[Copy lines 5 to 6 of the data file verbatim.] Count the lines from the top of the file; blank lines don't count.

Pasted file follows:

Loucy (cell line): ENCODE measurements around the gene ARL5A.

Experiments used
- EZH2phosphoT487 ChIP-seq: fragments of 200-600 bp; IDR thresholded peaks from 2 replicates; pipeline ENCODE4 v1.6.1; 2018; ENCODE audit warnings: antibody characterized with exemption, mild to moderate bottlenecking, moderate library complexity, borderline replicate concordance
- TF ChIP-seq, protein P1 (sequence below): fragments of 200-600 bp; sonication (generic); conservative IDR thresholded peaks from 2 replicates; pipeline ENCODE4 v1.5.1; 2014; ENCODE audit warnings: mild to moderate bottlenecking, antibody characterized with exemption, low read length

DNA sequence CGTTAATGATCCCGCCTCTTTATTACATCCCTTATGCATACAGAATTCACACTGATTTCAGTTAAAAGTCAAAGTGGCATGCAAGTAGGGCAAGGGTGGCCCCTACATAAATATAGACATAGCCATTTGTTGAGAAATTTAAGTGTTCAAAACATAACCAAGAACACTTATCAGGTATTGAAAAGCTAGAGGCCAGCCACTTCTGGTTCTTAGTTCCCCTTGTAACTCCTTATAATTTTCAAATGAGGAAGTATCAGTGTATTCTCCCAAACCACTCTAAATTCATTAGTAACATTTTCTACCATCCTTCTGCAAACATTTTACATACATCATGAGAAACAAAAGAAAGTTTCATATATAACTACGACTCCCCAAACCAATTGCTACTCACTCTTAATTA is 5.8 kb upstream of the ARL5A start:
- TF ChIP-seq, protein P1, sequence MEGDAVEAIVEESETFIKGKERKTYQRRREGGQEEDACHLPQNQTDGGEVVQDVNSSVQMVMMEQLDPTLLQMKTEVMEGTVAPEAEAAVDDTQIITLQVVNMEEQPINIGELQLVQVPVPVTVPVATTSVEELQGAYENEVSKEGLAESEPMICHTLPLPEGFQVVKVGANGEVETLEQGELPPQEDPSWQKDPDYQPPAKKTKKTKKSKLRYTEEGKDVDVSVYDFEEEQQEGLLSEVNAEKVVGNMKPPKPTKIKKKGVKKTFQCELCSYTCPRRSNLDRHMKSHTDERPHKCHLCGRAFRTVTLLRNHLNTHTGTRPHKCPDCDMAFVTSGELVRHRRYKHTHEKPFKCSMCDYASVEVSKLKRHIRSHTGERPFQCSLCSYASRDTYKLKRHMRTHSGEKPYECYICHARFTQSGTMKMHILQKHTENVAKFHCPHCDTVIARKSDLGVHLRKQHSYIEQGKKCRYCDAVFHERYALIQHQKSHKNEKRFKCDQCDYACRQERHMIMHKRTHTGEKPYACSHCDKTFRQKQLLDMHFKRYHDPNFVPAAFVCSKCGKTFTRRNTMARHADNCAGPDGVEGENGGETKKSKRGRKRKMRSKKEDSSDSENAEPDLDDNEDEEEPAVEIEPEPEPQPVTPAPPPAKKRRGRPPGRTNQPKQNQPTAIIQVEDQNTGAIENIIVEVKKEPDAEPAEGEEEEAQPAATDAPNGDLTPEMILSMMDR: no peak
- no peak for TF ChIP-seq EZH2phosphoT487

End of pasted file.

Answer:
DNA sequence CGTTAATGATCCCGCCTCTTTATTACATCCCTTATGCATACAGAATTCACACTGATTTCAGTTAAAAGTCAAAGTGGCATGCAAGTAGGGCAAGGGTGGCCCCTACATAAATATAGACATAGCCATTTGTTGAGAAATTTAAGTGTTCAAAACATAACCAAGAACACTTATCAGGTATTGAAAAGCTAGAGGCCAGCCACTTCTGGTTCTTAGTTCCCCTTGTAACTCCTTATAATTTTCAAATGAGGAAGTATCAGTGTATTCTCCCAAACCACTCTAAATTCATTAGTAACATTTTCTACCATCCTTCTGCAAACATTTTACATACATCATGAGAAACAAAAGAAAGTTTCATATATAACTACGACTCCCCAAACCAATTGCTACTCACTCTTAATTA is 5.8 kb upstream of the ARL5A start:
- TF ChIP-seq, protein P1, sequence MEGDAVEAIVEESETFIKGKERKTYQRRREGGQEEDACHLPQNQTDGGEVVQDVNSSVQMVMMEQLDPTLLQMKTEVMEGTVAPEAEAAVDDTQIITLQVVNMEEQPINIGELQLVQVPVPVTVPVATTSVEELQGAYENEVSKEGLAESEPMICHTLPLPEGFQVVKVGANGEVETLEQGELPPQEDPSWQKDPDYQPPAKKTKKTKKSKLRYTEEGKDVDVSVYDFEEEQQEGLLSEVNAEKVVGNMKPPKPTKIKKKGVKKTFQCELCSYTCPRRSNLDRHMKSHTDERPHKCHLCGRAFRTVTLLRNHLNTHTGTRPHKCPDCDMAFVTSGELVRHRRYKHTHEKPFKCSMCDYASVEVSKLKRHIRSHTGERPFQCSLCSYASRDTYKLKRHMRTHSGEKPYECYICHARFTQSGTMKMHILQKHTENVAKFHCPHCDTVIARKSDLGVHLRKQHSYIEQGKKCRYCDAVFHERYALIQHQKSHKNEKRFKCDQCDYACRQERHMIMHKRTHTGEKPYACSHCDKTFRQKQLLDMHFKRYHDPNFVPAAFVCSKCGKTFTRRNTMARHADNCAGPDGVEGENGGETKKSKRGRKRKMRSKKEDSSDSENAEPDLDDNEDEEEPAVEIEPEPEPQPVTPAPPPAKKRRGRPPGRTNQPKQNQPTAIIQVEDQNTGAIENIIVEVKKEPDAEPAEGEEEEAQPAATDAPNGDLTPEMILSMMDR: no peak